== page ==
But this is maybe the most important slide I'm going to show you in this presentation. It looks complicated but it really isn't. So along the bottom of the slide, you see various definitions of a decrease in eGFR. There are two bars for placebo. Placebo is shown in blue. There are two bars for SGLT2 inhibitor treatment, dapagliflozin is shown in red. And you can see that in patients receiving placebo who had a decline in eGFR, so that's shown by the hatched bar, you can see that those patients did worse than patients who had no decline in eGFR, who had no worsening renal function. Those are shown by the solid blue bars. Now, contrast that with the patients receiving dapagliflozin, the patients who had a decline in eGFR, who had worsening renal function, so they're shown by the red hatched bars, They had, if anything, a better outcome than those demonstrating no change in eGFR. So a completely different pattern between SGLT2 inhibitor treated patients and placebo treated patients, If you have a decline in the eGFR early after starting placebo that predicts a bad outcome. On the other hand, if you've an early decline in eGFR, with an SGLT2 inhibitor, as you can see, your outcome is not worse, in fact, it tends to be better. So, even the small declines in eGFR that we do see in some people who receive an SGLT2 inhibitor don't matter. In fact, if anything, they predict that those patients are going to have a better outcome. And of course, you've got to remember that in the long term, these drugs slow the rate of decline in eGFR. So, after that initial dip in eGFR, as you can see the rate of subsequent decrease in eGFR over time is actually significantly less in patients getting SGLT2 inhibitor than patients getting placebo.
So the things to take home about changes in eGFR with SGLT2 inhibitors. Is that overall the change is small, that the decline probably reaches the minimum at about two weeks after starting treatment and partially reverses thereafter, it's not associated with a worse outcome in patients getting a SGTL2 inhibitor and in the long run, these drugs slow the rate of decline in eGFR.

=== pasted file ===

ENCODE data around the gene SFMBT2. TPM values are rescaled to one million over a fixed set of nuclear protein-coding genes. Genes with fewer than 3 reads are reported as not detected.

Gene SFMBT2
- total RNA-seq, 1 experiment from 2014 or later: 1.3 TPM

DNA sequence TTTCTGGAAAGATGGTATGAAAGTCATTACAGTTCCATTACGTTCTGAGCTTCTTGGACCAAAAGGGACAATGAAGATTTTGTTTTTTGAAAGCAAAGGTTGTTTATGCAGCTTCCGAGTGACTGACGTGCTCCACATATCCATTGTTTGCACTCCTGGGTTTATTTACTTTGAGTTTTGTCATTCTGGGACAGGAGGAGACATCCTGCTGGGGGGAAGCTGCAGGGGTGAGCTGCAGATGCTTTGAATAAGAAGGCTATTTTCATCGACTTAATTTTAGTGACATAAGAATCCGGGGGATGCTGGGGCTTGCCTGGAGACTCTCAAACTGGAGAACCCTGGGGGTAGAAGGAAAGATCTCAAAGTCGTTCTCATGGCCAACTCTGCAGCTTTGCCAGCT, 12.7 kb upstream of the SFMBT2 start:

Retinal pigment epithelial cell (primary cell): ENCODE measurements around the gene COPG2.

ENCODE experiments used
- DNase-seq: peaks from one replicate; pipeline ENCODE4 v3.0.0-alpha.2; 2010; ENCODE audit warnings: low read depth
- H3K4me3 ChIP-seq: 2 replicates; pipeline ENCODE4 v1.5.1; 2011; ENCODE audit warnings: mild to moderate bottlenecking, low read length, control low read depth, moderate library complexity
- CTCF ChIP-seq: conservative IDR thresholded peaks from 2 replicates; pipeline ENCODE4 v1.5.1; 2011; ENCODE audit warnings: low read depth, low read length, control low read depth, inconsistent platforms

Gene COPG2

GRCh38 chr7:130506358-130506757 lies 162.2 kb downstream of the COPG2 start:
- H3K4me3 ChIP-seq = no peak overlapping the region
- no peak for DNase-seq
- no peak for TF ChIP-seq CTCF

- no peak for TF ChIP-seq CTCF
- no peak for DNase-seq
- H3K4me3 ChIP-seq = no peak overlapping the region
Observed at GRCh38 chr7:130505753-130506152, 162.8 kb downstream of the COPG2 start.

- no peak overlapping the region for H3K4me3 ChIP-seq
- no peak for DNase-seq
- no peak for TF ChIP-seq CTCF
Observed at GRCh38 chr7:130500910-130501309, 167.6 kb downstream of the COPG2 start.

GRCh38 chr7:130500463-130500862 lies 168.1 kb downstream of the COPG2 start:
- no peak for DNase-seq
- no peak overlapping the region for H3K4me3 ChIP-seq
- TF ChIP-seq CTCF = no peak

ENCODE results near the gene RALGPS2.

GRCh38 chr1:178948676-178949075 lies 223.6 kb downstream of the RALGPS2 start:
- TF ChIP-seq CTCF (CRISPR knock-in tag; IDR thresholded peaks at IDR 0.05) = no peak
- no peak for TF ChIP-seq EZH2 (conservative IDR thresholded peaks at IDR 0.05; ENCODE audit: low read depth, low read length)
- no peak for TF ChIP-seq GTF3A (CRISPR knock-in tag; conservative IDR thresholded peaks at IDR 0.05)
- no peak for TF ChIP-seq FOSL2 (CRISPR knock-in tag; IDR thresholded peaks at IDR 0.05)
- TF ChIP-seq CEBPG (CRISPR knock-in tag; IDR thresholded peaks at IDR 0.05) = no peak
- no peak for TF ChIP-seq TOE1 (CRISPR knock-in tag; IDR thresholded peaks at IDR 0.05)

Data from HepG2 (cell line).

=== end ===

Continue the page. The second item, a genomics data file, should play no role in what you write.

Now, what about hyperkalemia. Clearly a concern with particularly drugs inhibiting the renin-angiotensin-aldosterone system. Well again, this is not something we need to be worried about with SGLT2 inhibitors. You can see that, in fact, the incidence of serious hyperkalemia, that's a potassium of 6 mmol/l or above. You can see that that risk was actually significantly less in patients getting a SGLT2 inhibitor than in patients getting placebo. And in fact that benefit was most marked in patients receiving concomitant, mineralocorticoid receptor antagonist treatment, MRA therapy. So again, potentially very useful synergy between these drugs. Hopefully SGLT2 inhibitors, helping us avoid hyperkalemia in patients getting MRAs.
So lastly, there's a very specific concern about ketoacidosis in patients getting SGLT2 inhibitors. But in fact again, this concern is perhaps over-exaggerated, because if you look at the trials, and you can see them all summarized in this slide, the incidence of ketoacidosis is extremely low overall, and really isn't significantly different in the SGLT2 inhibitor group compared to the placebo group.So it does happen occasionally, but it doesn't happen commonly. And to give you some perspective on that, at the bottom of the slide, you see the risk of angioedema with ACE inhibitors and with Sacubitril/Valsartan, and again the perspective here is that the risk of ketoacidosis with an SGLT2 inhibitor, is probably even less than the risk of angioedema with an ACE inhibitor or Sacubitril/Valsartan.